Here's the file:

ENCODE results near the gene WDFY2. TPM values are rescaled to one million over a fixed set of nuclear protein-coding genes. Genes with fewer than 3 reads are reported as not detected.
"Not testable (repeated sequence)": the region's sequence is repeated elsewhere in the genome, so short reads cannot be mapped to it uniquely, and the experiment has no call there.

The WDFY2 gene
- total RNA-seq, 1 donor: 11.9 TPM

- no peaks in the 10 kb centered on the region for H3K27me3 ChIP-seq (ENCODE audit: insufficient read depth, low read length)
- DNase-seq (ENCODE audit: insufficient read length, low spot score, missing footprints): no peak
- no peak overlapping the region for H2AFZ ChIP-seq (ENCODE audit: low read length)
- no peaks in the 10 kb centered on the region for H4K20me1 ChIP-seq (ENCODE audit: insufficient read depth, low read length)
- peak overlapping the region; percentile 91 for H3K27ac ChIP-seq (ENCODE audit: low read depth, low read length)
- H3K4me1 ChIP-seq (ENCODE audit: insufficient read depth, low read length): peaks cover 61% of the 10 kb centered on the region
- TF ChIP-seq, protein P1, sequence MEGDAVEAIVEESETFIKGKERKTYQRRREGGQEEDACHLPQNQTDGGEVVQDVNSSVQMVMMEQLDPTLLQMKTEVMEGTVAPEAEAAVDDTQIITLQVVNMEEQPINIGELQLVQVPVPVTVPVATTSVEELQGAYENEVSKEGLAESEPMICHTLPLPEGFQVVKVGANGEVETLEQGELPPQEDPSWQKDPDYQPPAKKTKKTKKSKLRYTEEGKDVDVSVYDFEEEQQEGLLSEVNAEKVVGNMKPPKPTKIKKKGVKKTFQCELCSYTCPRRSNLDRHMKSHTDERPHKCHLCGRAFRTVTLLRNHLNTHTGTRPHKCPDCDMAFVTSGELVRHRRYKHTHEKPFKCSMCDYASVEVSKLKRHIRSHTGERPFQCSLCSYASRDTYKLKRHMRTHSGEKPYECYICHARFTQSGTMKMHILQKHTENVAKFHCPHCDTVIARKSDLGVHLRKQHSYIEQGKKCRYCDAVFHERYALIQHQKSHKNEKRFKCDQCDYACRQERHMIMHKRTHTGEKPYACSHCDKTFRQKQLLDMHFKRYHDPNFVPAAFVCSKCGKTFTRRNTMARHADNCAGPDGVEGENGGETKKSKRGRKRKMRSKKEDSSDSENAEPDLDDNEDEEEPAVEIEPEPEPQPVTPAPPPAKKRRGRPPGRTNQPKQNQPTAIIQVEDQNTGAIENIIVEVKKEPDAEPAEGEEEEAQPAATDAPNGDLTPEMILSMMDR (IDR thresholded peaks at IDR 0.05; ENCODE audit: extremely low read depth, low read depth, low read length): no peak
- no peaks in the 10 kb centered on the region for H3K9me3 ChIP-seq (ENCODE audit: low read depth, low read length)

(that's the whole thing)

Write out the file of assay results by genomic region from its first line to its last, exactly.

ENCODE results near the gene WDFY2. TPM values are rescaled to one million over a fixed set of nuclear protein-coding genes. Genes with fewer than 3 reads are reported as not detected.
"Not testable (repeated sequence)": the region's sequence is repeated elsewhere in the genome, so short reads cannot be mapped to it uniquely, and the experiment has no call there.

The WDFY2 gene
- total RNA-seq, 1 donor: 11.9 TPM

- no peaks in the 10 kb centered on the region for H3K27me3 ChIP-seq (ENCODE audit: insufficient read depth, low read length)
- DNase-seq (ENCODE audit: insufficient read length, low spot score, missing footprints): no peak
- no peak overlapping the region for H2AFZ ChIP-seq (ENCODE audit: low read length)
- no peaks in the 10 kb centered on the region for H4K20me1 ChIP-seq (ENCODE audit: insufficient read depth, low read length)
- peak overlapping the region; percentile 91 for H3K27ac ChIP-seq (ENCODE audit: low read depth, low read length)
- H3K4me1 ChIP-seq (ENCODE audit: insufficient read depth, low read length): peaks cover 61% of the 10 kb centered on the region
- TF ChIP-seq, protein P1, sequence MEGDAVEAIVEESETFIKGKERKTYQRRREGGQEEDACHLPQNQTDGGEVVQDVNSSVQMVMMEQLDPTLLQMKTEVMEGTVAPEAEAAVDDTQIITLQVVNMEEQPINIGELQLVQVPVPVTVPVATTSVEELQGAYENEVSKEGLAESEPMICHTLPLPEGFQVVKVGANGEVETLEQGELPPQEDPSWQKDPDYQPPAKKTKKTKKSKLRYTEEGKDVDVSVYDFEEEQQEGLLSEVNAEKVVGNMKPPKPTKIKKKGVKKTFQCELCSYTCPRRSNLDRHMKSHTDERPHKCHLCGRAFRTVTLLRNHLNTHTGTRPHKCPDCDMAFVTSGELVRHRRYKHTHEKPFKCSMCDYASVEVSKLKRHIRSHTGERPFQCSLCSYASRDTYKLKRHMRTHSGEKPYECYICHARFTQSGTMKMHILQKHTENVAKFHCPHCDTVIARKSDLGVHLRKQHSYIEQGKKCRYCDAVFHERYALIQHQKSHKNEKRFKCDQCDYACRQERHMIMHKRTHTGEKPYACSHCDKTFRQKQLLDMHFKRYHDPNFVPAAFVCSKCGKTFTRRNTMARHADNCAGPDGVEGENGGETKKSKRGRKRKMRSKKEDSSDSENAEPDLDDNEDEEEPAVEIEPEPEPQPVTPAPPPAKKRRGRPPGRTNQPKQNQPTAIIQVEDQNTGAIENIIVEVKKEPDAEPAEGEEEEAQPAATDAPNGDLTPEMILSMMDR (IDR thresholded peaks at IDR 0.05; ENCODE audit: extremely low read depth, low read depth, low read length): no peak
- no peaks in the 10 kb centered on the region for H3K9me3 ChIP-seq (ENCODE audit: low read depth, low read length)